As the oldest known story on record, "Gilgamesh" has been interpreted and reinterpreted endlessly throughout the ages, its universal lesson set down in cuneiform and eventually transposed to dozens of other languages and media.
Mark Twain's often repeated adage that there is no such thing as a new idea might be just as pervasive as the epic itself, but in a fresh production of "Gilgamesh," the New Phoenix Theatre conveys a sense of the ancient in what must be completely new, multifaceted and ultimately thrilling ways.
The show was a collaborative effort of seven actors and artists, all of whom play various musical, dramatic and technical roles, including a shared responsibility for the direction of the show. Though there's a valid concern about how well the narrative itself is served by such an unconventional directorial approach, the resonance of the aesthetic product taken alone is undeniably deep and epic.
The play generally follows the standardized version of the story, in which the mighty and tyrannical King Gilgamesh, who rules the ancient Sumerian city of Uruk, is forced to realize and embrace the weaknesses of his human form. After various transgressions, the gods send a wild man named Enkidu to temper Gilgamesh's power-mongering nature. In the New Phoenix's interpretation, Gilgamesh and Enkidu fall in love, but tragedy descends from the skies when together their power reassumes its tyrannical nature and they must suffer harsh consequences.
Though the roles in the show are not necessarily meant for delineation, the brain of Franklin LaVoie is chiefly evident in the painstakingly intricate design of the show's set, puppetry and masks. What results is a strange and addictive vibe unique to LaVoie's creations that is simultaneously seductive and disturbing, thoroughly entrancing and often darkly humorous.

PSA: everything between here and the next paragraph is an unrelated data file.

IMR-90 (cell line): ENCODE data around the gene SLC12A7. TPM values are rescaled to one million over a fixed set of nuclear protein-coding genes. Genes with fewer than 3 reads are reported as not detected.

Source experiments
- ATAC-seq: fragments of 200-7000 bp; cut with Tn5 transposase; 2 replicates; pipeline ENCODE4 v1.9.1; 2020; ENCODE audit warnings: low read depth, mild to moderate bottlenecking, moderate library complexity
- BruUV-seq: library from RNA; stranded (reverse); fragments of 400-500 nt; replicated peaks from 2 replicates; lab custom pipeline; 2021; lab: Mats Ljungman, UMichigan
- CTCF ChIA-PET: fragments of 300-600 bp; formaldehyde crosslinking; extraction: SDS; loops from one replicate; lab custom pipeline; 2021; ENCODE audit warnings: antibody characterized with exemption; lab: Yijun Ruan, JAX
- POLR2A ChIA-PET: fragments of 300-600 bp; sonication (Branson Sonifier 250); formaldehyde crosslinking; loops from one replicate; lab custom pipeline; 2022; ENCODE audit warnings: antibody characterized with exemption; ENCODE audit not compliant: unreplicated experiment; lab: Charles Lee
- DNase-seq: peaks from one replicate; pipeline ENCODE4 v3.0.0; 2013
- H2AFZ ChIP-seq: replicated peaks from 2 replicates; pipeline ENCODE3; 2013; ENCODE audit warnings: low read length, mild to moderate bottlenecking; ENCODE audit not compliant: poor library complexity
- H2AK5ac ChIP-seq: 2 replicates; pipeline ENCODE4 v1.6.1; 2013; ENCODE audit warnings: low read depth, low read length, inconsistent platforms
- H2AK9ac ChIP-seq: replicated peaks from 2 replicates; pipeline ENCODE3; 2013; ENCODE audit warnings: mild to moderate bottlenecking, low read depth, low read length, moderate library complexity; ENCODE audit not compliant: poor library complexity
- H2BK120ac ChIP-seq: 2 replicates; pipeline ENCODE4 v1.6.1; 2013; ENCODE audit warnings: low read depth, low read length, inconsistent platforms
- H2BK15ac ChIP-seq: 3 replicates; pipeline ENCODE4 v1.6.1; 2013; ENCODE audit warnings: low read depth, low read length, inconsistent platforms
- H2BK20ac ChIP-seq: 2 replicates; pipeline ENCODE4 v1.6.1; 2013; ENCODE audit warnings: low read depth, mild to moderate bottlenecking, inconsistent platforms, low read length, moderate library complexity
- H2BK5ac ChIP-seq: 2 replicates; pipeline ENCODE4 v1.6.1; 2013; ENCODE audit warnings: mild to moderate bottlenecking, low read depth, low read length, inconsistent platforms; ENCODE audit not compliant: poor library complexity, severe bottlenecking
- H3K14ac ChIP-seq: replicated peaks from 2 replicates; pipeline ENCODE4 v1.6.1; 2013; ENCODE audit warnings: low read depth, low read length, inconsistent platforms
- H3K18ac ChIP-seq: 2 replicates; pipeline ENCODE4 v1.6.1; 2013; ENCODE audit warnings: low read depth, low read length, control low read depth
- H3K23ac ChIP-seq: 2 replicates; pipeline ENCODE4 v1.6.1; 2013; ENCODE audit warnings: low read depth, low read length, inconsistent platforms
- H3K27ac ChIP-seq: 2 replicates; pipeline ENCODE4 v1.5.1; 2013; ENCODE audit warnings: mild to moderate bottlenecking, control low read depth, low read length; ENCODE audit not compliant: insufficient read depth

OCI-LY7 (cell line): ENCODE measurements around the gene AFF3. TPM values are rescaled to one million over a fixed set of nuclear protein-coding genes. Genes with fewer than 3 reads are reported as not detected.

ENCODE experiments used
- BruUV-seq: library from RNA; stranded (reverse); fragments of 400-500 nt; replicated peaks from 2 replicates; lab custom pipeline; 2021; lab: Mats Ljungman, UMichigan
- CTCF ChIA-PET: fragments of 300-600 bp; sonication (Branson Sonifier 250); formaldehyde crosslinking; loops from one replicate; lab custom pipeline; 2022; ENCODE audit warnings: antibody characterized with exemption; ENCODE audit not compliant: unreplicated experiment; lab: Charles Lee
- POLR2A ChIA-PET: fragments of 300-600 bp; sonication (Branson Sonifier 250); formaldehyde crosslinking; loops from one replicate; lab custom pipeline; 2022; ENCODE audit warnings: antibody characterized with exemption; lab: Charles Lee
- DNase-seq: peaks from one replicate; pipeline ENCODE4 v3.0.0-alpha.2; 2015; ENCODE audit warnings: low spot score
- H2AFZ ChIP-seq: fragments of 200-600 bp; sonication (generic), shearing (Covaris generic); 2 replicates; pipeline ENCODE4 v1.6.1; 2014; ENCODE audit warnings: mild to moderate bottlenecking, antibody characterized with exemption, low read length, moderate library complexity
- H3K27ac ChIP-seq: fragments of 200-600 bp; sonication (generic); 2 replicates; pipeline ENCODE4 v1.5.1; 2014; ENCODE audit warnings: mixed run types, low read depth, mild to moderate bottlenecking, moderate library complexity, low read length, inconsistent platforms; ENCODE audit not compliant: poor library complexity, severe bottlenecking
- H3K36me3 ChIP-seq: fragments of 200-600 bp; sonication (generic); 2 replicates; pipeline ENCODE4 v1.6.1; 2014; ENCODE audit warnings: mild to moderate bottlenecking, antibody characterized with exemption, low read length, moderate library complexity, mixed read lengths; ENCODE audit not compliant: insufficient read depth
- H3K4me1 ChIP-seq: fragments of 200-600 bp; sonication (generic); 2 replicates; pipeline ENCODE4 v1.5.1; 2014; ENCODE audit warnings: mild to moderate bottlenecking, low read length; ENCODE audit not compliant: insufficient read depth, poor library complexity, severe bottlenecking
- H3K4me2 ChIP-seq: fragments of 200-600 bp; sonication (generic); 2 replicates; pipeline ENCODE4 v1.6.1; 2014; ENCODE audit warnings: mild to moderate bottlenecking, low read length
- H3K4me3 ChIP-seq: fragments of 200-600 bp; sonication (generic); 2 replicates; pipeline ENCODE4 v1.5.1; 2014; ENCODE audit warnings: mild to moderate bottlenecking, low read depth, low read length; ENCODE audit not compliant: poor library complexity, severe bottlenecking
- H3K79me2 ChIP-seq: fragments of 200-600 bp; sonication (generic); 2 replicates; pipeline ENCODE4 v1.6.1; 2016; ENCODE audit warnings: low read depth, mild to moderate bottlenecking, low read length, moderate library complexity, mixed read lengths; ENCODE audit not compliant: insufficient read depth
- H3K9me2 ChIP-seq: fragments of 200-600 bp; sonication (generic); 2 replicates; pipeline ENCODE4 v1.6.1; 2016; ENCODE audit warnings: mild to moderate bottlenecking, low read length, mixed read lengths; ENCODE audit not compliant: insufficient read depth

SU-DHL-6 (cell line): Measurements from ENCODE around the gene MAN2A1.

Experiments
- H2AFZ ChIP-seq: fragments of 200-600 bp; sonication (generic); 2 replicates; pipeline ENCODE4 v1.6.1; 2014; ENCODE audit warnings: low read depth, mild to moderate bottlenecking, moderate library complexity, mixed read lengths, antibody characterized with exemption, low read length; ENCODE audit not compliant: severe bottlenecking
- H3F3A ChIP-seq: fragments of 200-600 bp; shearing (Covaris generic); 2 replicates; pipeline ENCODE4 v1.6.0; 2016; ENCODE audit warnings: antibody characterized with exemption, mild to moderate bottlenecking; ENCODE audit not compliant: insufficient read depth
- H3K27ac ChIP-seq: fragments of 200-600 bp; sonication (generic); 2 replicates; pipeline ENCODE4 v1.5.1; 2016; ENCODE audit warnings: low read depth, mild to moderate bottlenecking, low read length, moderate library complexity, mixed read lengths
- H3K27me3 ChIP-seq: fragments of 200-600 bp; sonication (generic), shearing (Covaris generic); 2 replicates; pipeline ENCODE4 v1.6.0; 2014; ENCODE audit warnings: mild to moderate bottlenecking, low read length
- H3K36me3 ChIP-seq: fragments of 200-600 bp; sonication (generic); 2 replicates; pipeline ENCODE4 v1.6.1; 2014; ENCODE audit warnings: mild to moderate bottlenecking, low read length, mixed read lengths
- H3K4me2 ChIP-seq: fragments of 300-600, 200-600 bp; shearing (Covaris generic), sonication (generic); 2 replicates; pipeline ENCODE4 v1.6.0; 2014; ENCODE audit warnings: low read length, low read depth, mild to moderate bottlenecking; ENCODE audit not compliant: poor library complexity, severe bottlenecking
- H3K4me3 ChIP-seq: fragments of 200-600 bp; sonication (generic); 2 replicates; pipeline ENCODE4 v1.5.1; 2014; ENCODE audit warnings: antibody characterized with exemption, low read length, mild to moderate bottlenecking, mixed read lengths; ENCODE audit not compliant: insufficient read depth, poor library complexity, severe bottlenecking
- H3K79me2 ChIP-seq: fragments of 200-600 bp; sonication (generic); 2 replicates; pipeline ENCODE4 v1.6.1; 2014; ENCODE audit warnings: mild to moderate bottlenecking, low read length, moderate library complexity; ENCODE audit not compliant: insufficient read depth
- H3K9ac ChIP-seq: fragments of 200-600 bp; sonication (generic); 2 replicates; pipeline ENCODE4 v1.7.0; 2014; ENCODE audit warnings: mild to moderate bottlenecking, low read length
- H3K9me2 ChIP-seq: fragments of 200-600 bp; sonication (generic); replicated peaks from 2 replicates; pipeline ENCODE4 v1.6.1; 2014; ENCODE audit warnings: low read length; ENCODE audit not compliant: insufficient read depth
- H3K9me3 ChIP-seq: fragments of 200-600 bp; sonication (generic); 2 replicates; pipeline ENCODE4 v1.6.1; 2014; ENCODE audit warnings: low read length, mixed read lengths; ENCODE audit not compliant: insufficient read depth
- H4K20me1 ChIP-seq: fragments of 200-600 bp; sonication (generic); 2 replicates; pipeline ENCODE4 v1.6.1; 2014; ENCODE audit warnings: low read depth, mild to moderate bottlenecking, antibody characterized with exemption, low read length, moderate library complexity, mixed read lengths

As the play opens, we see two trees shaped like scraggly hands grasping toward a miniature Tower of Babel. In front of that sit two screens, upon which several scenes of intricate shadow puppetry occur throughout the show. Further up toward the audience, the walls of the ancient city of Uruk cordon off the front of the stage, and serve as a venue for traditional puppets. Often, these two separate elements of puppetry occur simultaneously with live actors wearing detailed and oversized masks, creating an encompassing visual effect that draws the audience into a fantasy world far larger than life.
Scenes of choreographed movement are juxtaposed beautifully with puppetry and simple lighting effects to create wonderfully strange figures and shadows.
Ultimately though, the play's unique and seriously edgy visual approach doesn't mesh with its straight-ahead narration, delivered by Kevin Cain. In terms of the narrative, it might have worked better as a dance piece without text, or at least with radically modified text. In this production, however, the narration -- a perfectly serviceable piece of writing -- is too greatly overshadowed by the other elements of the show to add to it significantly.
Drama playing through April 28 in New Phoenix Theatre, 95 N. Johnson Park.
For more information, call 853-1334 or visit www.newphoenixtheatre.com